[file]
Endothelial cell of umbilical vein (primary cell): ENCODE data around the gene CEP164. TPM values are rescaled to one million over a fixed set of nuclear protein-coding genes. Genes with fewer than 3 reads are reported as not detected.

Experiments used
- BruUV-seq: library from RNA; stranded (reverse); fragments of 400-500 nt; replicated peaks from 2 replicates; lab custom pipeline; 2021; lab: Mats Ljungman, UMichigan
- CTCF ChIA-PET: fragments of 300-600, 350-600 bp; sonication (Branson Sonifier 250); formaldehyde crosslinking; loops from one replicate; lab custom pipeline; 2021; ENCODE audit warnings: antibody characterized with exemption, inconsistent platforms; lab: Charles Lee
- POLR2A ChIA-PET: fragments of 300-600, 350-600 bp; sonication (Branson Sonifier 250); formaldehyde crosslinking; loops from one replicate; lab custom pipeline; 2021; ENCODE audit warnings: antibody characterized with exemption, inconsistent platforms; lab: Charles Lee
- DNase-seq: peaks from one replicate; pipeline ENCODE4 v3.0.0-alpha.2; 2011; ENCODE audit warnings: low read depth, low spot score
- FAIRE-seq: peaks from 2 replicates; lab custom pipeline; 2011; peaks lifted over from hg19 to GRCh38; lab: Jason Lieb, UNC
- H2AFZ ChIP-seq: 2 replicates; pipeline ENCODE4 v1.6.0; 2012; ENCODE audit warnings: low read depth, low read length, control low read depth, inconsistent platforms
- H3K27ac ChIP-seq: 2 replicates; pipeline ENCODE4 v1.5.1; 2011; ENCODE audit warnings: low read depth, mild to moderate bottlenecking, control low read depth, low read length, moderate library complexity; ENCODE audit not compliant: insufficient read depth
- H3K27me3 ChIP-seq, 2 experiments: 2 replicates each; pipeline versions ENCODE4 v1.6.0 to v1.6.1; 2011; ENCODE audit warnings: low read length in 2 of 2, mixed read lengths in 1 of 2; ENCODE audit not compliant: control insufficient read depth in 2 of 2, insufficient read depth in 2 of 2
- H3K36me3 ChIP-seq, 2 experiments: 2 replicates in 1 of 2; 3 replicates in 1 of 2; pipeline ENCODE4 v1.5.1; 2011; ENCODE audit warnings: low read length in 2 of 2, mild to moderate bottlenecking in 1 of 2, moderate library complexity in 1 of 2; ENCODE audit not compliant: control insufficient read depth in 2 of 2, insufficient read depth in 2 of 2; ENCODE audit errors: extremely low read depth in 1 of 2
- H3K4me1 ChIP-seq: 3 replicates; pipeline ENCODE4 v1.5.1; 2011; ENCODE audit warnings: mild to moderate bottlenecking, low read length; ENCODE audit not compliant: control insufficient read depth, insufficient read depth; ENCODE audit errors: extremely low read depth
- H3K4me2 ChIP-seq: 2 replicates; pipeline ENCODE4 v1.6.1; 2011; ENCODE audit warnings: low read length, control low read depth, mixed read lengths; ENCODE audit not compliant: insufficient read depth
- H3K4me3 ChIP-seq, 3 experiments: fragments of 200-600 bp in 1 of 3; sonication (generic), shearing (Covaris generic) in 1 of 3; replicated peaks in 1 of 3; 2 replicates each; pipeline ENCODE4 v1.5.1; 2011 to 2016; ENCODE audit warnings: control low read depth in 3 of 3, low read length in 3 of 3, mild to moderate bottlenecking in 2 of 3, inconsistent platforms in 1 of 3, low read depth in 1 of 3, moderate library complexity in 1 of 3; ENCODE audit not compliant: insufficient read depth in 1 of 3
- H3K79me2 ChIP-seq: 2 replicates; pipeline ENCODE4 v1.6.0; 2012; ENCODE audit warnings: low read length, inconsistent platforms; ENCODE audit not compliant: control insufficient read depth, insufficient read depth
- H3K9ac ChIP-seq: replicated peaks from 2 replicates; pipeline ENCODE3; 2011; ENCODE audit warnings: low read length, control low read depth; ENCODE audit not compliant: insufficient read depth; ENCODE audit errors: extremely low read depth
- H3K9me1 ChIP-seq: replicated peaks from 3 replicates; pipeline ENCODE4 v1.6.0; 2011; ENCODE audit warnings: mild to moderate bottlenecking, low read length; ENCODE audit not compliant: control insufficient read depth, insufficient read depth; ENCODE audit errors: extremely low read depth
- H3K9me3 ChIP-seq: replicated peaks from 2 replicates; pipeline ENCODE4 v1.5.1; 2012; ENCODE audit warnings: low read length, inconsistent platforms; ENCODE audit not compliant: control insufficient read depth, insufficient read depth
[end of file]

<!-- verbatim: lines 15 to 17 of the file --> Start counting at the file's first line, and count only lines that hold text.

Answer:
- H3K79me2 ChIP-seq: 2 replicates; pipeline ENCODE4 v1.6.0; 2012; ENCODE audit warnings: low read length, inconsistent platforms; ENCODE audit not compliant: control insufficient read depth, insufficient read depth
- H3K9ac ChIP-seq: replicated peaks from 2 replicates; pipeline ENCODE3; 2011; ENCODE audit warnings: low read length, control low read depth; ENCODE audit not compliant: insufficient read depth; ENCODE audit errors: extremely low read depth
- H3K9me1 ChIP-seq: replicated peaks from 3 replicates; pipeline ENCODE4 v1.6.0; 2011; ENCODE audit warnings: mild to moderate bottlenecking, low read length; ENCODE audit not compliant: control insufficient read depth, insufficient read depth; ENCODE audit errors: extremely low read depth